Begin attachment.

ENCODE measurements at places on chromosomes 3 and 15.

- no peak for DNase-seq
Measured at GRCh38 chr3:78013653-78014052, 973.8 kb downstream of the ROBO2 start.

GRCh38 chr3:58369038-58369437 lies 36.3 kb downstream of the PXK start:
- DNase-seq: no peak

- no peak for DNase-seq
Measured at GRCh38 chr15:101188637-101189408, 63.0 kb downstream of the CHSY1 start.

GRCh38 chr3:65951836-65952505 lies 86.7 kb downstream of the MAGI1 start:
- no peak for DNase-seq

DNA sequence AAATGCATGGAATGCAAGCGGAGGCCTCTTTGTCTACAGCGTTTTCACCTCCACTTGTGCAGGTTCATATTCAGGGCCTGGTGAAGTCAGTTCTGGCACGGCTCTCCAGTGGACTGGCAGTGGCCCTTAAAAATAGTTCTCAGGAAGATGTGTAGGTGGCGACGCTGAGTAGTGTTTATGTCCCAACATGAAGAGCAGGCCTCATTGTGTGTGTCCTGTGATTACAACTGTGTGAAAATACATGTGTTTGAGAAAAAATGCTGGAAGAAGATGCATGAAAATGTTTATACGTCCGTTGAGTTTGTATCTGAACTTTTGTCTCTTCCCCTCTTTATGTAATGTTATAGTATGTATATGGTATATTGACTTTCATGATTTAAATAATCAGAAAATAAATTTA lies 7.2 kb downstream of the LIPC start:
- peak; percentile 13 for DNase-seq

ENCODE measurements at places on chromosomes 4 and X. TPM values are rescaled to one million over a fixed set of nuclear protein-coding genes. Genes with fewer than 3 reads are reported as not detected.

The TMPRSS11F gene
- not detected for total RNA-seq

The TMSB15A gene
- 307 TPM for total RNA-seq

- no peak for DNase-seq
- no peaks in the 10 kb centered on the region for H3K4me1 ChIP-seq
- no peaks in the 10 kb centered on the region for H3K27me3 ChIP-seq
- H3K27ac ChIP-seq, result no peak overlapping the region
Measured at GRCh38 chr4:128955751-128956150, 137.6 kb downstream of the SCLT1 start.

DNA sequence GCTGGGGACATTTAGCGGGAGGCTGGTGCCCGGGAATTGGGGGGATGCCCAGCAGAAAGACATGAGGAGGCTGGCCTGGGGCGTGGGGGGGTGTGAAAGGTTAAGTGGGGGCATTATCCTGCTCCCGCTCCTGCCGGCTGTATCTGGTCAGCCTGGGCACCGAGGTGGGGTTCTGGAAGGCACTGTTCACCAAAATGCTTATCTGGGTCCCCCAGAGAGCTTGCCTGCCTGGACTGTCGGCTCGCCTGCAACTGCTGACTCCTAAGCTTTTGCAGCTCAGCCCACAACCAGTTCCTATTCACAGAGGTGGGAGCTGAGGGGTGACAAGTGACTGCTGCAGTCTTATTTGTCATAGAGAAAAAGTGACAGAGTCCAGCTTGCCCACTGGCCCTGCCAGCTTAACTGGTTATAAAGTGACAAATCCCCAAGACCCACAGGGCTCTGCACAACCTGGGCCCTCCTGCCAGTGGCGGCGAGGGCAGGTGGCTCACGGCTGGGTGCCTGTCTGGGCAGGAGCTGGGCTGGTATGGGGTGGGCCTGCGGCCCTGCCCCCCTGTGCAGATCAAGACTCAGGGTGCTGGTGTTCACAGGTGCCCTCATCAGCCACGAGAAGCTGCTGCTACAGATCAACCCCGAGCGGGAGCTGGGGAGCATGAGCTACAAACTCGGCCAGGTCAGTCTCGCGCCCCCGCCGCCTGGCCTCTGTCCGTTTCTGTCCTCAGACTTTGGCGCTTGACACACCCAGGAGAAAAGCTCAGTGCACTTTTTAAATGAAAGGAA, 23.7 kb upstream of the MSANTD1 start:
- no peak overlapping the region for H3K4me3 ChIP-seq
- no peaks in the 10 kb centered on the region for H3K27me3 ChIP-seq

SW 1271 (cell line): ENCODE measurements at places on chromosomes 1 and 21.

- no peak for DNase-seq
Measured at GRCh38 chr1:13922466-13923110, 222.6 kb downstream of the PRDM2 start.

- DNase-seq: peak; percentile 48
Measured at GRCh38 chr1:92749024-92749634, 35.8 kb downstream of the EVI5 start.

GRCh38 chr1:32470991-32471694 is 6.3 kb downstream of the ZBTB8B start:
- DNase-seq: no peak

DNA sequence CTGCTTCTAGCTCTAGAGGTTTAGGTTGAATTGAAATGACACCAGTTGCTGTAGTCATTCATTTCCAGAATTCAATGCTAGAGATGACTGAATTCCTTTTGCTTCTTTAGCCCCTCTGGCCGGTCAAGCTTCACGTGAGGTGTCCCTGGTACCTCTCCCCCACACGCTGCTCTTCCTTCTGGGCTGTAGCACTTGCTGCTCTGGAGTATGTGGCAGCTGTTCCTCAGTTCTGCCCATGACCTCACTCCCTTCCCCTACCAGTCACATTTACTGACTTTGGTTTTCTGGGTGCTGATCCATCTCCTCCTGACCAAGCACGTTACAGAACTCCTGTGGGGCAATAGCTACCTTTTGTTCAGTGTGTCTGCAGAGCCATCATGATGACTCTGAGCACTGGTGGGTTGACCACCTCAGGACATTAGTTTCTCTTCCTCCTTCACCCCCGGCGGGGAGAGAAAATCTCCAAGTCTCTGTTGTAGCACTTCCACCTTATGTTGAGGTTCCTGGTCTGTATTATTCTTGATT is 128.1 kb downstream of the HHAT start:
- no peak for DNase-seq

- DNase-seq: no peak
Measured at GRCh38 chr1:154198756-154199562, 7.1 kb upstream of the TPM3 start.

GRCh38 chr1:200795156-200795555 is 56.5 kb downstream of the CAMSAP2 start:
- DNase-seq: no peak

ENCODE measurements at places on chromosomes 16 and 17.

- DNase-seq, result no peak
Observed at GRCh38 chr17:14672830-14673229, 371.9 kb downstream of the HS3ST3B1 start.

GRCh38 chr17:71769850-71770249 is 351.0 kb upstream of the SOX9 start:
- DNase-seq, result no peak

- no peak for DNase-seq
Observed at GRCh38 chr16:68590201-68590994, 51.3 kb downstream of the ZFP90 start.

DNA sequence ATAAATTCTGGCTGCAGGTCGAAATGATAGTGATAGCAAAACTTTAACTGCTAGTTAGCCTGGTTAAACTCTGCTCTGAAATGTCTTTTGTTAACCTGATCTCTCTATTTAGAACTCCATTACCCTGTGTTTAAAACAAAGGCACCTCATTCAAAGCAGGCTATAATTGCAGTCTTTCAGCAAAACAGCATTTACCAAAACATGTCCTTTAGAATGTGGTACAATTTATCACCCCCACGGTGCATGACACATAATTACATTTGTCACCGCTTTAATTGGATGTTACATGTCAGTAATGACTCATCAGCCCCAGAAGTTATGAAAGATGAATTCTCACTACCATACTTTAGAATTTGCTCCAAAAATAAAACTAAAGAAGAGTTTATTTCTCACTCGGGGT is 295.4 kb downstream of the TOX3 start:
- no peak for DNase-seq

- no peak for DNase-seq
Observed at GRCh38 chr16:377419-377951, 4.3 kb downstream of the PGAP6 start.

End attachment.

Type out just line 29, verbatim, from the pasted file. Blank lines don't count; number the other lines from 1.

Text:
Measured at GRCh38 chr1:92749024-92749634, 35.8 kb downstream of the EVI5 start.